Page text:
The “precision immobilization technique” (or “PIT”) is one of the very few tools law enforcement has to stop a dangerous pursuit immediately. But it carries certain risks and is becoming increasingly controversial.
When performed at lower speeds (below 35 mph), this maneuver—sometimes also called a “pursuit intervention technique” or “tactical vehicle intervention” (“TVI”)—is generally regarded as safe. The fleeing car consistently spins 180 degrees before rolling to a stop. Law enforcement moves in for the arrest, often with little resistance from the disoriented suspect.
Experts likewise agree that as speeds increase beyond 45 mph, the outcomes become increasingly unpredictable.
Nonetheless, an estimated 45 percent of agencies that approve the use of precision immobilization techniques allow officers to do so at any speed.
Additionally, modern driver-assist features (like stability control) will alter PIT’s effect on vehicle dynamics. As a result, even when an officer has been extensively trained in precision immobilization techniques both on the EVOC and the simulator, the target vehicle (and their own vehicle) may behave in ways they simply cannot predict.
Seeing professionals calmly PIT on a closed training course—with trained law officers piloting the “target” vehicle, all piloting vehicles in good repair under fair weather conditions—makes it look like a straight-forward, low-risk maneuver. But diving into the real-world data—where the fleeing driver may be panicked, under the influence, or merely unskilled, and the fleeing vehicle modified or in ill-repair—paints a different picture. This data-driven picture of PIT outcomes has many departments reconsidering how to handle high-speed pursuits.
The Controversy Over Precision Immobilization Techniques
In the summer of 2020, the Washington Post published an extensive report on the use of PIT maneuvers in the United States. According to the Post, in the last four years, at least 30 people have died (and hundreds have been injured, including officers) when PIT maneuvers have been used to end pursuits (even when doing so strictly within departmental policy). In just two of the deaths were the drivers suspected of serious felonies. In more than half of the 30 PIT-triggered crash fatalities, the chase followed a stop for a minor traffic violation, with no other crime suspected. In eight of the fatal crashes, the chase was in pursuit of a stolen vehicle. Of those killed, nearly half were suspected of no wrongdoing: 10 were passengers in the fleeing vehicles, and four (more than 10 percent of the total) were bystanders or victims of the crime.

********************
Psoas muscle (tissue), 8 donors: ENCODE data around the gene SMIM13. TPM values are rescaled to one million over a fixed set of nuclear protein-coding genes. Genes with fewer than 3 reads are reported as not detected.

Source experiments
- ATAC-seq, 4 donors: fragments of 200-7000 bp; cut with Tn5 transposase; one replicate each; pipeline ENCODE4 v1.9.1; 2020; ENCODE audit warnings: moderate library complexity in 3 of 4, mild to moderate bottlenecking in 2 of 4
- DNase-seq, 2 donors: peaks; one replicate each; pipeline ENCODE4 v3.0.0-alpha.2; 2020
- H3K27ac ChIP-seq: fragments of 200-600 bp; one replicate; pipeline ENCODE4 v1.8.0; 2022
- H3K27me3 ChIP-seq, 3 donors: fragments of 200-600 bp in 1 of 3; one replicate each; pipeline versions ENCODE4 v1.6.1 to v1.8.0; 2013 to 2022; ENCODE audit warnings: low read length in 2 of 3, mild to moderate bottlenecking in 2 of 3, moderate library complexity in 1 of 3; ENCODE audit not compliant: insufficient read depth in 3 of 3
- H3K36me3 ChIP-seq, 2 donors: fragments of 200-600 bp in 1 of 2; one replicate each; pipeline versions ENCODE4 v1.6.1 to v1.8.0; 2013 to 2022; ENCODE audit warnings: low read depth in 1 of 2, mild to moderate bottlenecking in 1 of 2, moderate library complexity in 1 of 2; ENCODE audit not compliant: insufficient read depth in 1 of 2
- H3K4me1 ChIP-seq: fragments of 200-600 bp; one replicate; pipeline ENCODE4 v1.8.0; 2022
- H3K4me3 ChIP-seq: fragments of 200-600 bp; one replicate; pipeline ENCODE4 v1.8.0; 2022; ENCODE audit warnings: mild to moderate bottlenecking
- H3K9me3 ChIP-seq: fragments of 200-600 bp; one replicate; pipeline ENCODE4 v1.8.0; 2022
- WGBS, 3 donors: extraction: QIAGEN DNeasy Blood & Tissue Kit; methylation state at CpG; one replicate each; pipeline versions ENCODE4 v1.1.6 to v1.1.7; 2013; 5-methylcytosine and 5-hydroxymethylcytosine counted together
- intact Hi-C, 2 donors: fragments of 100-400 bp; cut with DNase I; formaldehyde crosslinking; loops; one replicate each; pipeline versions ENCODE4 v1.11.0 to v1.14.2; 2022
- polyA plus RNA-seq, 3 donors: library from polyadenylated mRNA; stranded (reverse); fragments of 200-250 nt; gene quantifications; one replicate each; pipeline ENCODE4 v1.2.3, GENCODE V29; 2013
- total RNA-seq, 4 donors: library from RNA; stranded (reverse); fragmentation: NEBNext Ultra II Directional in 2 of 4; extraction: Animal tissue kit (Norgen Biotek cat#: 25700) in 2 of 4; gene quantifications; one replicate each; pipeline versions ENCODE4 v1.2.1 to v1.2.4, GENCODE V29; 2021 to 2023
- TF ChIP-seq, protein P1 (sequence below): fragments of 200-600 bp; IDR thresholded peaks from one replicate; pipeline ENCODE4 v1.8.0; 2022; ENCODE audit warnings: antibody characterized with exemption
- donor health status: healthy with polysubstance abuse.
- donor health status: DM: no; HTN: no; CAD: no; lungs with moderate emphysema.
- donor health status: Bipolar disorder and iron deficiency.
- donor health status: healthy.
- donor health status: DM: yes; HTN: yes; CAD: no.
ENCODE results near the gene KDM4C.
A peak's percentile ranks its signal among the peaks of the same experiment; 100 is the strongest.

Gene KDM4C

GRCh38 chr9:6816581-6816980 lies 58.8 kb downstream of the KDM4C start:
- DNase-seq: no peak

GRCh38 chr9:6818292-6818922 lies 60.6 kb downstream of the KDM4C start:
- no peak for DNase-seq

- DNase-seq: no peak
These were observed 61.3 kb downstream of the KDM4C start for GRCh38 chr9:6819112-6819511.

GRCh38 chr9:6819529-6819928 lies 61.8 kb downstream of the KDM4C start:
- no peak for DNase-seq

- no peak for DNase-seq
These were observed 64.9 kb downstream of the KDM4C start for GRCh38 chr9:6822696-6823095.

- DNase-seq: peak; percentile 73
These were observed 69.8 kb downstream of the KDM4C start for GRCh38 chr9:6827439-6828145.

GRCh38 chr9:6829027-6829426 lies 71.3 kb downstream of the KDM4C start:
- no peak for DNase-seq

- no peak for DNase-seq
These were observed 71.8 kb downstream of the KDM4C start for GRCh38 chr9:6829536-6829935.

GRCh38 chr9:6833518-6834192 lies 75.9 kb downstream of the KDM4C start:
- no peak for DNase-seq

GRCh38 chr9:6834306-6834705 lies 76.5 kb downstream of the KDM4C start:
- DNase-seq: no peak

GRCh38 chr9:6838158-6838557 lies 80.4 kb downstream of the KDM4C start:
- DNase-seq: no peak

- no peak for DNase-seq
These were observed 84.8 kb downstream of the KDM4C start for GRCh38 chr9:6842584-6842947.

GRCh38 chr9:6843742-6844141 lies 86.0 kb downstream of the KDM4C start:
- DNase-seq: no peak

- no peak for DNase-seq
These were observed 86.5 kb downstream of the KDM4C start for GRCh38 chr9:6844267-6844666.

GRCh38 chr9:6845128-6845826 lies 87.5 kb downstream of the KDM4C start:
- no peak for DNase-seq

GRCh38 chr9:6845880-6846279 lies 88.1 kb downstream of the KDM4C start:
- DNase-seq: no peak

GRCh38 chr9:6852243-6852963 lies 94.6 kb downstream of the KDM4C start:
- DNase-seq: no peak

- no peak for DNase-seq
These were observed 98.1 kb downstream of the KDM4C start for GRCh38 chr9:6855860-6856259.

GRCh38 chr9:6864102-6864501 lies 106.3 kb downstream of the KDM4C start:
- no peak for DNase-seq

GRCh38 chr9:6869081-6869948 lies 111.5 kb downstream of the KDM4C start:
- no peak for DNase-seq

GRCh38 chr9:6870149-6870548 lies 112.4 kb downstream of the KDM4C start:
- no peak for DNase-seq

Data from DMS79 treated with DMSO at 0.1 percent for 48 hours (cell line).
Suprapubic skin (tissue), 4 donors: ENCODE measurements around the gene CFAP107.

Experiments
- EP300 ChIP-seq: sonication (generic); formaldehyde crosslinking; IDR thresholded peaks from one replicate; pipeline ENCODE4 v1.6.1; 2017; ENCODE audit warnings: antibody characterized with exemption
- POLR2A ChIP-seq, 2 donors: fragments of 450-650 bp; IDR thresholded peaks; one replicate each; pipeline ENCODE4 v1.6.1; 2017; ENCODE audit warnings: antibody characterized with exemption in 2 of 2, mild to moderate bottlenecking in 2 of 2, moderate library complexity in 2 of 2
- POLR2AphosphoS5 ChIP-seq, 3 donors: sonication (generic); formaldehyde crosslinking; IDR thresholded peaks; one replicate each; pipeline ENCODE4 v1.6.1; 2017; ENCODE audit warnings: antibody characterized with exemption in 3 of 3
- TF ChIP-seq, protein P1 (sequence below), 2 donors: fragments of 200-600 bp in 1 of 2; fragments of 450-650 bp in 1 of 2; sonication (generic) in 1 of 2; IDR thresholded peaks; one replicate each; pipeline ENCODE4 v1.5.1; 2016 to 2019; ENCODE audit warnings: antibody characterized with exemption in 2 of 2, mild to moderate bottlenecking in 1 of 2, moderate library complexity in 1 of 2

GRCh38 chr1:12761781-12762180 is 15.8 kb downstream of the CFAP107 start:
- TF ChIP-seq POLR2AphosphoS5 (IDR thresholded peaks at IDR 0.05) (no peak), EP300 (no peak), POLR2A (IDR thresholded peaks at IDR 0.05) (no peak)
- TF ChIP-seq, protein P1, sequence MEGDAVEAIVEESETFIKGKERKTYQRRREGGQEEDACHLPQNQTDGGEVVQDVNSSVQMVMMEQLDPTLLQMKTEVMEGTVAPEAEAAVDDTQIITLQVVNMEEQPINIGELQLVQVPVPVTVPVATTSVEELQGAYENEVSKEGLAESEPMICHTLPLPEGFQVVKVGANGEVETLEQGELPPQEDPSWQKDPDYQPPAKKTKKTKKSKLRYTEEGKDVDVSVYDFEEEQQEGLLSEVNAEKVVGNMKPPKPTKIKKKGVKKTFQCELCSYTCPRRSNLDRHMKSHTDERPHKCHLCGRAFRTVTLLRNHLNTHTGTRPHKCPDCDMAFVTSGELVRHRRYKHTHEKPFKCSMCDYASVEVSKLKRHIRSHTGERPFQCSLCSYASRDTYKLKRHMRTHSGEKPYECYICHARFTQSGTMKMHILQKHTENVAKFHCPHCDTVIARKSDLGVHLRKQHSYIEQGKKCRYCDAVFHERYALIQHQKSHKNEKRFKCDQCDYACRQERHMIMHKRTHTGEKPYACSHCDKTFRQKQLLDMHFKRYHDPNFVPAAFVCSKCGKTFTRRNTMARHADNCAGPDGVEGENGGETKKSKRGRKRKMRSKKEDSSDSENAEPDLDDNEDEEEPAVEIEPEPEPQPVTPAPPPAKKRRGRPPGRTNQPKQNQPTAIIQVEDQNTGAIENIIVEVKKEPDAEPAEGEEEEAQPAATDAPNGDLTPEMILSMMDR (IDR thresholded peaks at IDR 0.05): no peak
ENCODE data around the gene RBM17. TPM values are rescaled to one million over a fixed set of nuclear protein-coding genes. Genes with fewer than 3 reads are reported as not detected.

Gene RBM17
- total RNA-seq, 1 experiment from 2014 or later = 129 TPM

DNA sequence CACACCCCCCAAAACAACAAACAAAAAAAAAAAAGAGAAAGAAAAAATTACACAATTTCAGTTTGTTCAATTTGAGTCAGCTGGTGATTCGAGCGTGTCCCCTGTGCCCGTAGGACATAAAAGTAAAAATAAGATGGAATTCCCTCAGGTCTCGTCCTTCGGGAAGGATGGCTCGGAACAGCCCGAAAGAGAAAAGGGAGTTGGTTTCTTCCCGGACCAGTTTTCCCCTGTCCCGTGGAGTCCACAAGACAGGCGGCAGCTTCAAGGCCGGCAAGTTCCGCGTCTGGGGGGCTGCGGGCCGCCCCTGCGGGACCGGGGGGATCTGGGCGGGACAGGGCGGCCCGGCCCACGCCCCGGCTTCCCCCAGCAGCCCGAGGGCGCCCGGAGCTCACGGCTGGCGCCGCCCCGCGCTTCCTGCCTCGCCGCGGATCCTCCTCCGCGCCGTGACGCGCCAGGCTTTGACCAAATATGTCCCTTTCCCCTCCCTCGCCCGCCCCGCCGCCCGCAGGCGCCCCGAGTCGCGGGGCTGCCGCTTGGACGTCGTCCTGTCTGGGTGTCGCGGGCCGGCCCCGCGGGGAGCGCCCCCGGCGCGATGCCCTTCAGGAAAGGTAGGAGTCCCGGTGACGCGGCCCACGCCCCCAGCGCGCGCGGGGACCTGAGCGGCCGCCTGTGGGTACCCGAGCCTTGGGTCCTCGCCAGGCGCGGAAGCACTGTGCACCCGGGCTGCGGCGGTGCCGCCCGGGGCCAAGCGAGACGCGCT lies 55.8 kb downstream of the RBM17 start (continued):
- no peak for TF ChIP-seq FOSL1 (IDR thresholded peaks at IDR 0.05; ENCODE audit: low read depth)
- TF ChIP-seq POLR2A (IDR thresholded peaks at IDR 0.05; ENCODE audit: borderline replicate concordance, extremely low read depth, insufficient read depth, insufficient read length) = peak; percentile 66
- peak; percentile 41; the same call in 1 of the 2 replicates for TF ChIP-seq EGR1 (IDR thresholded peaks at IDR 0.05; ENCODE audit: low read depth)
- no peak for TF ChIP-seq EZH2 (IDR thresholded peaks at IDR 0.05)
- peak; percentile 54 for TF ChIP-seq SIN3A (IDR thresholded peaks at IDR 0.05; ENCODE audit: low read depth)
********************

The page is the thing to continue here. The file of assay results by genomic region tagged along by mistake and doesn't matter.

Delving into specific departments—where more detailed records were available—the Post uncovered some truly alarming numbers: In a single year (2019), the Jacksonville Sheriff’s Office in Florida ended 61 of their more than 200 police pursuits with PIT maneuvers—roughly 30 percent of all police pursuits for that agency. Sine 1997, the Georgia State Patrol (GSP) has performed more than 1,500 PIT maneuvers. Thirty-five people have been killed by GSP PITs during those 22 years, seven of them in just the last three years. In other words, Georgia State Patrol PITs kill roughly 22 people per 1000 PITs—which makes the PIT maneuver roughly ten times deadlier than smoking.
These risks have divided law enforcement agencies nationwide: “Of the 142 law enforcement agencies that responded to The Post, 74 said they do not use the maneuver. One would not say.”
Addressing the PIT Training Controversy
Chuck Deakins, lead subject matter specialist with FAAC’s Training Group, can see both sides of this argument. He served as a law enforcement officer for thirty years and has decades of experience as a police pursuit trainer.
Deakins is quick to point out that the PIT is one of the very few offensive tools law enforcement has to stop a pursuit immediately. “I personally would hate to lose that offensive tool, because in some cases I believe you do have to go in and take the risk to stop that pursuit, because every second that pursuit goes on, there’s potential for a real disaster.”
But on the other hand, Deakins is quick to acknowledge that “the vehicle is even more dangerous to the officer than the gun.” Most years, roughly as many officers are killed in the line of duty by motor vehicle accidents as firearms. “We recognize the risk factor to the suspects and innocent passengers and the public. There’s just as much risk to that officer moving in to make this maneuver as there is to that other car. Some cars don’t know what’s going on, and they’ll let you get into ideal opposition. But many won’t, and they’ll take evasive action and put you into a situation where, at 100 mph, you’re trying to watch what’s in front of you, in back, to the sides, and catch up, too. That’s a lot to ask.”
Integrating Judgement Training into PIT Training
Deakins specializes in simulation-based pursuit training, specifically because it allows officers to safely rehearse being in extremely stressful situations and practice a broad set of skills—not simply driving, but also maintaining their situational awareness de-escalating their emotional state, and so on.
Deakins stresses that, as with so many aspects of law enforcement, there are two critical parts to the PIT maneuver: the skills to do it correctly and the judgment to choose that tool at the right time.
“That’s why I don’t advocate teaching to PIT entirely in the sim. PIT training really does have to be on track with two vehicles. What I do advocate is that you get inside the officer’s head in advance and map out when they are going to decide to PIT, under what circumstances and in what locations.” Officers can then make those calls in the sim, under less-than-ideal conditions, and experience the outcomes of those decisions.